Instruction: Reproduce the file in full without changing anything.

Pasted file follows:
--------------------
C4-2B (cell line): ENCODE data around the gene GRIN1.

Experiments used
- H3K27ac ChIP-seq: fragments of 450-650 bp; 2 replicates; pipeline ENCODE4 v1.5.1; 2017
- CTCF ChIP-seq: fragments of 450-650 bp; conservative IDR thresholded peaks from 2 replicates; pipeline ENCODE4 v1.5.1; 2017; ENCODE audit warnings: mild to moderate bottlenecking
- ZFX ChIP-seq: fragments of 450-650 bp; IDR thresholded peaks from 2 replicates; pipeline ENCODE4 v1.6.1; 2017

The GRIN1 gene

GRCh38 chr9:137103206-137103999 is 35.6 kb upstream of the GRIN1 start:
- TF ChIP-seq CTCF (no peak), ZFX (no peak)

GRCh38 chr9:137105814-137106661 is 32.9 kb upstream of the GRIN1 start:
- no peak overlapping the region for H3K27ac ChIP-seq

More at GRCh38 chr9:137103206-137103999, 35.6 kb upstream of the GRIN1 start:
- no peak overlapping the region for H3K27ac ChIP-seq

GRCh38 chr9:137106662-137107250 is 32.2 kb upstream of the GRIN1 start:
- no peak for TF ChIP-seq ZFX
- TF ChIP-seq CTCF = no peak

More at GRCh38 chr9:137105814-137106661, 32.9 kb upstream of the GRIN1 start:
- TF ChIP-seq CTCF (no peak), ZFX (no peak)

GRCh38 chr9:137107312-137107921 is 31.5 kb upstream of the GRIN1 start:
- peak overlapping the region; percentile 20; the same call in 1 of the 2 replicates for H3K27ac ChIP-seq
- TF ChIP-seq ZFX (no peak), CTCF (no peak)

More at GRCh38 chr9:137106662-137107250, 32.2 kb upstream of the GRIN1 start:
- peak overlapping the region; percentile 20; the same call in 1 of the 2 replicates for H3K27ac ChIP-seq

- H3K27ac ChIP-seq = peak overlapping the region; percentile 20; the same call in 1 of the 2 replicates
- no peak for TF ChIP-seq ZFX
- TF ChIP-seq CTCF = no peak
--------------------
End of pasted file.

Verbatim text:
C4-2B (cell line): ENCODE data around the gene GRIN1.

Experiments used
- H3K27ac ChIP-seq: fragments of 450-650 bp; 2 replicates; pipeline ENCODE4 v1.5.1; 2017
- CTCF ChIP-seq: fragments of 450-650 bp; conservative IDR thresholded peaks from 2 replicates; pipeline ENCODE4 v1.5.1; 2017; ENCODE audit warnings: mild to moderate bottlenecking
- ZFX ChIP-seq: fragments of 450-650 bp; IDR thresholded peaks from 2 replicates; pipeline ENCODE4 v1.6.1; 2017

The GRIN1 gene

GRCh38 chr9:137103206-137103999 is 35.6 kb upstream of the GRIN1 start:
- TF ChIP-seq CTCF (no peak), ZFX (no peak)

GRCh38 chr9:137105814-137106661 is 32.9 kb upstream of the GRIN1 start:
- no peak overlapping the region for H3K27ac ChIP-seq

More at GRCh38 chr9:137103206-137103999, 35.6 kb upstream of the GRIN1 start:
- no peak overlapping the region for H3K27ac ChIP-seq

GRCh38 chr9:137106662-137107250 is 32.2 kb upstream of the GRIN1 start:
- no peak for TF ChIP-seq ZFX
- TF ChIP-seq CTCF = no peak

More at GRCh38 chr9:137105814-137106661, 32.9 kb upstream of the GRIN1 start:
- TF ChIP-seq CTCF (no peak), ZFX (no peak)

GRCh38 chr9:137107312-137107921 is 31.5 kb upstream of the GRIN1 start:
- peak overlapping the region; percentile 20; the same call in 1 of the 2 replicates for H3K27ac ChIP-seq
- TF ChIP-seq ZFX (no peak), CTCF (no peak)

More at GRCh38 chr9:137106662-137107250, 32.2 kb upstream of the GRIN1 start:
- peak overlapping the region; percentile 20; the same call in 1 of the 2 replicates for H3K27ac ChIP-seq

- H3K27ac ChIP-seq = peak overlapping the region; percentile 20; the same call in 1 of the 2 replicates
- no peak for TF ChIP-seq ZFX
- TF ChIP-seq CTCF = no peak